A faction of the Nigeria Labour Congress on Sunday confirmed emerging division within the fold of the NLC as it indicated its readiness to form a parallel labour centre in the country.
The faction, under the auspices of the Integrity Group of the Nigeria Labour Movement, led the sacked General Secretary of the NLC, Mr. John Odah, described the congress as a spent force that was unworthy of ascribing to itself the role to defend the interest of workers and Nigerians.
The group stated in a statement by the General Secretary of the Non Academic Staff Union, and former National Vice President of the NLC, Mr. Peters Adeyemi, and the President of the National Union of Hotels and Personal Services Workers, Mr. Leke Success, that a new labour centre was long overdue in the country.
Adeyemi and Success also faulted the Acting General secretary of the NLC, Mr. Owei Lakemfa, for indicting the Federal Government for the moves to establish the new labour centre.
Lakemfa had raised the alarm over what he called the Federal Government’s moves to divide the labour movement in the country through the registration of a pro-subsidy labour centre.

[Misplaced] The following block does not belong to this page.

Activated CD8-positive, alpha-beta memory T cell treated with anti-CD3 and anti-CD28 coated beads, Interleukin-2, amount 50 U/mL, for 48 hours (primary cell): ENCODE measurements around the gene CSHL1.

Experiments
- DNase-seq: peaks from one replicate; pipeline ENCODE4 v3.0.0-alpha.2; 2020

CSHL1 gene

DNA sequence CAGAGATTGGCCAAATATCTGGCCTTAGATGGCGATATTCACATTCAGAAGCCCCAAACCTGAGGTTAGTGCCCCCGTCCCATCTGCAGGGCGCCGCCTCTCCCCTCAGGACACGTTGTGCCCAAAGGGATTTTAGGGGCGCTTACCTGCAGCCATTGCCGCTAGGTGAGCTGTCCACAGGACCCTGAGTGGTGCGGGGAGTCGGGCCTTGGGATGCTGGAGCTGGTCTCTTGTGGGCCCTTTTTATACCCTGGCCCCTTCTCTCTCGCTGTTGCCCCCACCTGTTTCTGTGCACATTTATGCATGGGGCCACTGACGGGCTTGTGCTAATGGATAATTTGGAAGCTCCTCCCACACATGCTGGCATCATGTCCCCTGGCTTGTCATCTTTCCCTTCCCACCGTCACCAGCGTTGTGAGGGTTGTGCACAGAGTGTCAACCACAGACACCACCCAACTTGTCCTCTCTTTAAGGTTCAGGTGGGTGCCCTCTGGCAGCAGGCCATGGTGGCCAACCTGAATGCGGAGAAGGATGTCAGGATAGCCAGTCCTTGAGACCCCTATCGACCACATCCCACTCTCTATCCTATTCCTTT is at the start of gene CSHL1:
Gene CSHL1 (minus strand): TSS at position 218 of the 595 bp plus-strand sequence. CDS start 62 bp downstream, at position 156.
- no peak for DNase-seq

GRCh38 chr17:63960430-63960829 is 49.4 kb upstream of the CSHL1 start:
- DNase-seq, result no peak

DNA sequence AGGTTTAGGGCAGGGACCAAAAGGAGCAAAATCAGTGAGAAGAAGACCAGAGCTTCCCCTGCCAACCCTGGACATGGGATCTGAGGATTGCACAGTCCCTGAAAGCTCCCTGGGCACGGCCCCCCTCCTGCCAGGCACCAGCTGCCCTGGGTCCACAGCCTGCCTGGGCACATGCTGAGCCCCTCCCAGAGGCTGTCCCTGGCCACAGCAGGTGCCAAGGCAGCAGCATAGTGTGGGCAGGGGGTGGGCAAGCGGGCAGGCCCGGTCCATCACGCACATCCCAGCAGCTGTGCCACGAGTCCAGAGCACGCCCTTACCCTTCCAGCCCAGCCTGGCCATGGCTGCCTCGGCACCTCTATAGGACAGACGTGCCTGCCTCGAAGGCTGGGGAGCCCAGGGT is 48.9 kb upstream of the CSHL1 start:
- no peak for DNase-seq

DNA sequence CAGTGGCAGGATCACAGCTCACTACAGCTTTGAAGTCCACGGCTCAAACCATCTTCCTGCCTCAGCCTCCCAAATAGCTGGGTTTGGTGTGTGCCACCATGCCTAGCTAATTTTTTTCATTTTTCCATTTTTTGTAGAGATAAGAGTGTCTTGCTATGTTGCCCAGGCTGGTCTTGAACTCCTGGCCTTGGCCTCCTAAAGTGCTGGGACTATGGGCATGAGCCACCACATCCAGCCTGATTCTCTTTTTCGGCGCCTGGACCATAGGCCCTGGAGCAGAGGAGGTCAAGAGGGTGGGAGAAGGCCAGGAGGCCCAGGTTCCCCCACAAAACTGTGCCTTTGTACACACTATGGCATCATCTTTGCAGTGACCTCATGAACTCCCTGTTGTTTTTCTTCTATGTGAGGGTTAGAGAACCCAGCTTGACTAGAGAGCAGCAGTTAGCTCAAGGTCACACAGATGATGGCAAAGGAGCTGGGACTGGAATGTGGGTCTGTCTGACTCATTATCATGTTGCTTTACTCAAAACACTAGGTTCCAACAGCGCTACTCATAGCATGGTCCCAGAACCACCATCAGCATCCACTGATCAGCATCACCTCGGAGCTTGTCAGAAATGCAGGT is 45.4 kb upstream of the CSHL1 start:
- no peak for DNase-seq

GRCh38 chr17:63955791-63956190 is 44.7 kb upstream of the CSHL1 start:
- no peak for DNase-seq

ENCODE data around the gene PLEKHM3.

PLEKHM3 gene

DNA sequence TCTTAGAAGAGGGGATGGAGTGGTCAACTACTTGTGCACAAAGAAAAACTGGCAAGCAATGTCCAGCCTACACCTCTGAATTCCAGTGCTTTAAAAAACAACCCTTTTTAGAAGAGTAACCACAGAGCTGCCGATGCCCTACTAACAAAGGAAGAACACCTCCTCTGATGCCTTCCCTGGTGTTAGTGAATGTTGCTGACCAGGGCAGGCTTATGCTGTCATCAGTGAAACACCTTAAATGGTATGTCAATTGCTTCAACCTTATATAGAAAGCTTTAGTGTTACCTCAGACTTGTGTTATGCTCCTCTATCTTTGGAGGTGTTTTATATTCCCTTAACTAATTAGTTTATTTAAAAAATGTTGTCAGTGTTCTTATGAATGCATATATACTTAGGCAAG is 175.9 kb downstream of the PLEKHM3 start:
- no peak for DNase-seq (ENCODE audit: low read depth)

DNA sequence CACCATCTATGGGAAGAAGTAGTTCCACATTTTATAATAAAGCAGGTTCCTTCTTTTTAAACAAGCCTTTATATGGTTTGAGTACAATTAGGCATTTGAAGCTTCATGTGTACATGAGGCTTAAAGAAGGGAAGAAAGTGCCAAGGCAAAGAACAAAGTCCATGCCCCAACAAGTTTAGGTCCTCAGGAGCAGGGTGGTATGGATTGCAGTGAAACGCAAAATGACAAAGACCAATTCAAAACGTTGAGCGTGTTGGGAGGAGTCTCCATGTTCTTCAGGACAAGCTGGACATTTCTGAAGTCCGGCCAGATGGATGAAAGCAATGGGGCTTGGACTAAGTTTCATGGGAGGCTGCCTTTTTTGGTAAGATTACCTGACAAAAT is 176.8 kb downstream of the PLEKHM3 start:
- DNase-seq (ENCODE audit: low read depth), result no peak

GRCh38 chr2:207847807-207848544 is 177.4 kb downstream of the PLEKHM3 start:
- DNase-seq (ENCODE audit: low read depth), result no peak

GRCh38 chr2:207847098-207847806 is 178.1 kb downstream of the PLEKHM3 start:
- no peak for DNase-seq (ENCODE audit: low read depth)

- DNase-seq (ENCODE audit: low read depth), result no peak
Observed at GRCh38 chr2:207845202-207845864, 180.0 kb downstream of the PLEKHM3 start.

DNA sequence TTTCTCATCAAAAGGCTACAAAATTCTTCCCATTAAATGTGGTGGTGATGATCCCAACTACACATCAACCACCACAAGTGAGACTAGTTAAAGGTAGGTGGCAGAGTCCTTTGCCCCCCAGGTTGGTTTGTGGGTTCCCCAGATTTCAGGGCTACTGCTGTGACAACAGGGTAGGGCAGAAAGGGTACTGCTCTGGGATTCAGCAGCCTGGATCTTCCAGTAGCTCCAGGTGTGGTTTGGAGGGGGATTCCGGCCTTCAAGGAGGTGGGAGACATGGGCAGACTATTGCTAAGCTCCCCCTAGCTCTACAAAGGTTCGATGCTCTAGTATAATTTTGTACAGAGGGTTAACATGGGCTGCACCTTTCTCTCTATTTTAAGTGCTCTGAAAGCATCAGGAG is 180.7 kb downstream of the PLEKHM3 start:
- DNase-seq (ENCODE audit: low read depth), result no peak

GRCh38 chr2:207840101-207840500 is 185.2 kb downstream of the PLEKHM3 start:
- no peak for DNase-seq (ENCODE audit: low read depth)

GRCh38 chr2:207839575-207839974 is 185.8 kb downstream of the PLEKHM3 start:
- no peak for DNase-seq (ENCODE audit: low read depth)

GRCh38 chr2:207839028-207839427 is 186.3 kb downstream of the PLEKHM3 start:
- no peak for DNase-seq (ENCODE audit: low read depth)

The Minister of Labour and Productivity, Chief Emeka Wogu, however, denied any such move, saying his ministry which is entrusted with the responsibility of registering such centres had not received any application to that regard.
The new faction said the move to ascribe the proposed labour centre to the government was shocking as the crisis rocking the NLC started before the advent of the President Goodluck administration.
Adeyemi and Success noted that the crisis had culminated in the filing of three court cases against the leadership of the NLC at the National Industrial Court since 2011.
The duo also pointed out that the crisis would have culminated in the change of the position of the General Secretary of the congress, but for the assassination of the Principal Secretary to the Governor of Edo State, Mr. Olaitan Oyerinde, who was billed to resume in that capacity at the national headquarters of the congress.
The statement read in part, “It is obvious from Lakemfa’s remonstrations over our move to register as a new labour centre that he is a very poor student of not just Nigeria’s labour laws, but also of the recent history of trade unionism in Nigeria. While it is not our role to educate him, we wish to state, however, that the Labour Act is clear on the requirements for the registration of a centre.
“If as a group we feel no longer compatible with the tendencies or trajectories driving the NLC, we have the right to move out and form a centre. No government; and not even a million NLCs can stop us if we fulfill the terms of existing labour laws in Nigeria.
“Our single minded determination to achieve this derives from the empirical evidence that the NLC, as presently constituted, is no longer in the position to defend the interest of workers and the aspirations of the masses. The need for a new labour centre is therefore long overdue.”